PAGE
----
Hurricane and Disaster Preparation

Hurricane Preparedness Center

Proactive planning is essential to keeping yourself and your loved ones safe during a hurricane. The Atlantic hurricane season starts June 1 and goes through November 30. The Middle Atlantic and New England states are prone to major storms. Here are some guidelines and tips to help you be prepared for the next time a storm heads our way.  Let’s get hurricane ready together.

Get Prepared

As the storm approaches, it is often too late to get ready. Before hurricane season, make sure you:

  • Know your zone. Evacuations are more common than people realize. Make yourself familiar with your community’s evacuation zones, so you’ll know exactly where to go. Remember: if a hurricane threatens your community and local officials say it’s time to evacuate, don’t hesitate – “get the hell off the beach” and go early.
  • Complete a family communication planPlan how you will assemble your family and loved ones, and anticipate where you will go for different situations. Get together with your family and agree on the ways to contact one another in an emergency, identify meeting locations, and make a Family Emergency Communication Plan.
  • Download the FEMA appThe FEMA App includes disaster resources, weather alerts, safety tips, and a new feature that will enable users to receive push notifications to their devices to prepare their homes and families for disasters. The app also provides a customizable checklist of emergency supplies, maps of open shelters and recovery centers, tips on how to survive disasters, and weather alerts from the National Weather Service.
  • Check your insurance coverage. Many states have increased deductibles for hurricanes and not all hurricane-related losses are covered under traditional policies. Most homeowner’s insurance policies do not cover damage or losses from flooding. Review your policy, ensure you’re adequately covered and understand exclusions, and contact your agent for any changes. If you’re not insured against flood, talk to your agent or visit Renter’s insurance policies are also available and should be considered as a way of protecting your belongings.

Build Your Emergency Kit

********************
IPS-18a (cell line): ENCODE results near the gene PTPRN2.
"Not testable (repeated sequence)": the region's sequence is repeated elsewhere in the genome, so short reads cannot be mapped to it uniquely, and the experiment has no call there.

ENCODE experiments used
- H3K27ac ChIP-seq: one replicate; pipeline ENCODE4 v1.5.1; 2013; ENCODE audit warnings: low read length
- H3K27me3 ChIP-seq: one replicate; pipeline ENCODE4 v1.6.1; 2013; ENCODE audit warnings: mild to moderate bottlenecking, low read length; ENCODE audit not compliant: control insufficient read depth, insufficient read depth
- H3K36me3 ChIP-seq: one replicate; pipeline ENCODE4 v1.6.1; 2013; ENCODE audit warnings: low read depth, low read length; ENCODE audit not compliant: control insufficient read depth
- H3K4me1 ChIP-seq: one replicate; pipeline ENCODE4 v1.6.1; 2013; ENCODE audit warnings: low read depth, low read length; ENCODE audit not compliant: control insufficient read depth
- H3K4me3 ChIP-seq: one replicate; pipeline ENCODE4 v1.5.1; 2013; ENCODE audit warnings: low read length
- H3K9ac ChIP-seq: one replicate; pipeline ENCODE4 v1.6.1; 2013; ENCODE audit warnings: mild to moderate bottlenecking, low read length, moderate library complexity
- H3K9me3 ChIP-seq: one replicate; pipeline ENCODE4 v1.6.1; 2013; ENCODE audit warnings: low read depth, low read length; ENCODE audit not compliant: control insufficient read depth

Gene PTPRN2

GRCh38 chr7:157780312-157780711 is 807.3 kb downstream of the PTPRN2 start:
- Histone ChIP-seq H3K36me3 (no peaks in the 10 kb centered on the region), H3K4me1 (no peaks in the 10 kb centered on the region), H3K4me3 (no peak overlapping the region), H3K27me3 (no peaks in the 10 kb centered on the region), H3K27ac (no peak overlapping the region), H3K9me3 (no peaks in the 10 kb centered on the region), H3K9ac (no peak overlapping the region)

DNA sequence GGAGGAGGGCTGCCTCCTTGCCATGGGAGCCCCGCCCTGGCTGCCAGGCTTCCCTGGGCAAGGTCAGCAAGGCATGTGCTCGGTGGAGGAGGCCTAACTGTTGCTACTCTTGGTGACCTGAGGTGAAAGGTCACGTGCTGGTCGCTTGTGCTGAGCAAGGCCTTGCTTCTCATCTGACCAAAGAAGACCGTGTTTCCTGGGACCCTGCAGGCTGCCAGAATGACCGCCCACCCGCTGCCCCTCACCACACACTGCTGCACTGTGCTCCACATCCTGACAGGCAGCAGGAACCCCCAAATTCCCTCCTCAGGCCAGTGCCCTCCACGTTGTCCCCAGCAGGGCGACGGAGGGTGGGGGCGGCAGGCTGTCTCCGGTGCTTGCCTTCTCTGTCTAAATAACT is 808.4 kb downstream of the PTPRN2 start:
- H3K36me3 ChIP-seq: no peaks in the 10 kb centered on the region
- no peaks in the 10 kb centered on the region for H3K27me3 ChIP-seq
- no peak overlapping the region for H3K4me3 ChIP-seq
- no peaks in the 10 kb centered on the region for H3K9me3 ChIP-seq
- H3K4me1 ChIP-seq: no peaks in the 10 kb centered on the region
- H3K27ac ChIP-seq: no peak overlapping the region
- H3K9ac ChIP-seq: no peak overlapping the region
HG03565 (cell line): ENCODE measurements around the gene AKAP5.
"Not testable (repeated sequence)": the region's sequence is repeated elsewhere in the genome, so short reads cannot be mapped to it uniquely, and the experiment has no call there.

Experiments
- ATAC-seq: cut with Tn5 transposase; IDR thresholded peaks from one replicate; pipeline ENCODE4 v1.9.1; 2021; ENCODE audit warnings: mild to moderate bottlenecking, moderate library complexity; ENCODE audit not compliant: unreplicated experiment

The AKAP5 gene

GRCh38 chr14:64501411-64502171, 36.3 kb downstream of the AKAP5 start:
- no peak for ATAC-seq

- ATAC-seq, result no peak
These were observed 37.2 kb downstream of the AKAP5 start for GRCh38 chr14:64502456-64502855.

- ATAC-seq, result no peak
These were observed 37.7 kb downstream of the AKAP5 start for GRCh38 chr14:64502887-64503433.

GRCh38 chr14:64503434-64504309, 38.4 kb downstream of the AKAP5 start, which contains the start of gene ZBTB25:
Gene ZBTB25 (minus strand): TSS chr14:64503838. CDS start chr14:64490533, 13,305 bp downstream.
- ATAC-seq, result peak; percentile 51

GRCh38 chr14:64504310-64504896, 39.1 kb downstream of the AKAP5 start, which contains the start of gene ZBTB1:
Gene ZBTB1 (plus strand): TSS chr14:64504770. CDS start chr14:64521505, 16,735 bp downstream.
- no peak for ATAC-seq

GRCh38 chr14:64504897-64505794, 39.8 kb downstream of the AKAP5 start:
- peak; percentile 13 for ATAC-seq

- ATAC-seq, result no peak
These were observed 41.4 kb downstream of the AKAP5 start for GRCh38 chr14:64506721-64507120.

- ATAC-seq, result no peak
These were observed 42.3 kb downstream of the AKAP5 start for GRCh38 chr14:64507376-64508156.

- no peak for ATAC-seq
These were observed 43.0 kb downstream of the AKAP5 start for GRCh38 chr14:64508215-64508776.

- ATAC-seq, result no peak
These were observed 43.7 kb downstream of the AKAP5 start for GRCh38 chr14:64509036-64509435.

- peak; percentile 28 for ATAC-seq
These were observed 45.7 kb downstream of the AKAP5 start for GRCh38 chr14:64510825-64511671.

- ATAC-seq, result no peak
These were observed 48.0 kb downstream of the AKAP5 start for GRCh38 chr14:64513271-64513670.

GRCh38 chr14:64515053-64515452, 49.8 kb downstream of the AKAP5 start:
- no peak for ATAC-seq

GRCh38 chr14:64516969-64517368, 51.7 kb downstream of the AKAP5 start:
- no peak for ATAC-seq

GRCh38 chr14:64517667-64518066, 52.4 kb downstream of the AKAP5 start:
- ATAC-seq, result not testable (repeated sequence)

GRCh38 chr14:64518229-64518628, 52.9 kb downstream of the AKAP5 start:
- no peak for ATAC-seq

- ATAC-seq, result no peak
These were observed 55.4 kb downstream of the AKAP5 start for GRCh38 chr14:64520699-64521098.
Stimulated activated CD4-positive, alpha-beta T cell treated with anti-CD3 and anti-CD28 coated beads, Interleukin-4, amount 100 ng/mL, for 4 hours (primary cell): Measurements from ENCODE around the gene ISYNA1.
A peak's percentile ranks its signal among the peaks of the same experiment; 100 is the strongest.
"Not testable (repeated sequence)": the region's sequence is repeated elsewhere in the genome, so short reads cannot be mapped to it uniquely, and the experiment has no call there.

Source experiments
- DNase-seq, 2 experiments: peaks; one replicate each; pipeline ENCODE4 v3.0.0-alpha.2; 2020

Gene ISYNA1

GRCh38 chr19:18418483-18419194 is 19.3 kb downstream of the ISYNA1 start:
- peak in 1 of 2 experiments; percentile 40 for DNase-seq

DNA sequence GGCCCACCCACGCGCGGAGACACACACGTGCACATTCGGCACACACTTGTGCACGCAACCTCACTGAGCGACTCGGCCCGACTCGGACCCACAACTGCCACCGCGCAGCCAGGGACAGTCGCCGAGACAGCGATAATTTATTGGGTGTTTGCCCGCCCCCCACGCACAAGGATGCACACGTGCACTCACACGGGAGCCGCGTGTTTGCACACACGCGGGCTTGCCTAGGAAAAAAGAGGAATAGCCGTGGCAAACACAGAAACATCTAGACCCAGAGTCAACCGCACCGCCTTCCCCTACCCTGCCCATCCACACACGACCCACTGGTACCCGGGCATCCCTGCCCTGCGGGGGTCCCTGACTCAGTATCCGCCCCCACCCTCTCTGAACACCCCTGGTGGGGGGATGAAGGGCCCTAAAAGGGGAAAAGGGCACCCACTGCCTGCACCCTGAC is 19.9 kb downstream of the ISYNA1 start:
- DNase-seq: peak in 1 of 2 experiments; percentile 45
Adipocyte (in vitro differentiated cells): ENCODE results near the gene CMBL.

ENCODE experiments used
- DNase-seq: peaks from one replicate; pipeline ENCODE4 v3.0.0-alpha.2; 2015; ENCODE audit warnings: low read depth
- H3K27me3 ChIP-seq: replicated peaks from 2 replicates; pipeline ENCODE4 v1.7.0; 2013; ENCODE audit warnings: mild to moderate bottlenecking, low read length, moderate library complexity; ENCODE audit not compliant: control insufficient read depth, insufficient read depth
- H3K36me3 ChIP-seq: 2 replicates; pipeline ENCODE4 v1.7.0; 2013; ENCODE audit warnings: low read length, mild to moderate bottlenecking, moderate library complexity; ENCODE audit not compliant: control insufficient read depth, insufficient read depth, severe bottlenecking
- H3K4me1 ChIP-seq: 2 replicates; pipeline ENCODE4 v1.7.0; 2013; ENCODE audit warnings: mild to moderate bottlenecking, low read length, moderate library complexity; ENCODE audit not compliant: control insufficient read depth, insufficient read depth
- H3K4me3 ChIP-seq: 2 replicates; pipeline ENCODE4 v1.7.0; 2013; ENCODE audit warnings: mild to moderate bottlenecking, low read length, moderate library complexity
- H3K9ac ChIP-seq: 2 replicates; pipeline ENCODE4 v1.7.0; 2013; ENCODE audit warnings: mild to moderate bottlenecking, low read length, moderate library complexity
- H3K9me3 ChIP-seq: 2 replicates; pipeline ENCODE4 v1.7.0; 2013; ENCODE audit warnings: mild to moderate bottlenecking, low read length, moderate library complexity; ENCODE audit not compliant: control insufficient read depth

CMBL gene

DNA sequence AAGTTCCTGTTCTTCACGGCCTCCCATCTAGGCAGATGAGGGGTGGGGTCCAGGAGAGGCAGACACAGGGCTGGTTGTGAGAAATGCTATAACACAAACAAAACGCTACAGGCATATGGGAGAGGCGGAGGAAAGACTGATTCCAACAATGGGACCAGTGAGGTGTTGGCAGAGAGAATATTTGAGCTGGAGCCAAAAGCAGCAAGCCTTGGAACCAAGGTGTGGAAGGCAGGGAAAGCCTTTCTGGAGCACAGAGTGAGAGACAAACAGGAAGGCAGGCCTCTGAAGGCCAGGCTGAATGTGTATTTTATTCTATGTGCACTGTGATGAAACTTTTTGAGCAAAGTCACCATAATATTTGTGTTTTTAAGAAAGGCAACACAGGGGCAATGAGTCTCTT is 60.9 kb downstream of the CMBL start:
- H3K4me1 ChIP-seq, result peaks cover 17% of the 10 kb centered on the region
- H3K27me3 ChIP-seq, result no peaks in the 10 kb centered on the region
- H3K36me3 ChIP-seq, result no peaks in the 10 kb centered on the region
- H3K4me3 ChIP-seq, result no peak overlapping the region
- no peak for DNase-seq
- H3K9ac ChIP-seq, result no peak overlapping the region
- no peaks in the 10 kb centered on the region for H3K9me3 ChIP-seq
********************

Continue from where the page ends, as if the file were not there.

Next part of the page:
Stock supplies that will keep you and your family comfortable without basic services for at least three days. Your kit should be stored in a safe place and include, at a minimum:

  • Water (one gallon per person, per day)
  • Nonperishable food, with manual can opener
  • One blanket or sleeping bag per person
  • First-aid kit
  • Battery-powered or hand-crank radio (NOAA Weather Radio, if possible)
  • Emergency tools (wrench to shut off utilities; multipurpose knife)
  • Flashlight
  • Batteries
  • Whistle to signal for help
  • Cash
  • Medication
  • Toiletries (sanitation and personal hygiene items)
  • Local maps
  • Cell phone with backup chargers
  • Pet supplies (food, water, leash, medication and plastic bags)

We encourage all of our clients who suffered storm damage to register and file a claim with FEMA – even if you have flood insurance. There are multiple ways to do this:
By phone: 1-800-621-3362

FAQs from a Flood Adjuster

The Small Business Administration offers easy to qualify low interest loans for businesses AND individuals who need funds to rebuilt or replace. They recommend that you apply and secure the line of credit or loan, even if you are not sure that you’ll need or use the funds. There are no fees to apply and unsecured, long term loans are available.

To learn more:
Go to:
Call: 1-800-659-2955
email: [email protected]

Main Street Disaster Relief Program
2012 Hurricane and Tropical Storm Recovery Assistance Information for Small Businesses

Financial Resources for Business Recovery

NJ State Portal for NJ Businesses

Department of Insurance & Banking

New Jersey Homeowners whose properties have been damaged by floodwaters but do not have flood insurance, and where homeowners insurance doesn’t provide coverage, may be eligible for a special HUD 203K loan program providing money to rebuild their homes at very low-interest rates.
To learn more: go to

Check out the Hurricane Seasonal Preparedness Digital Toolkit.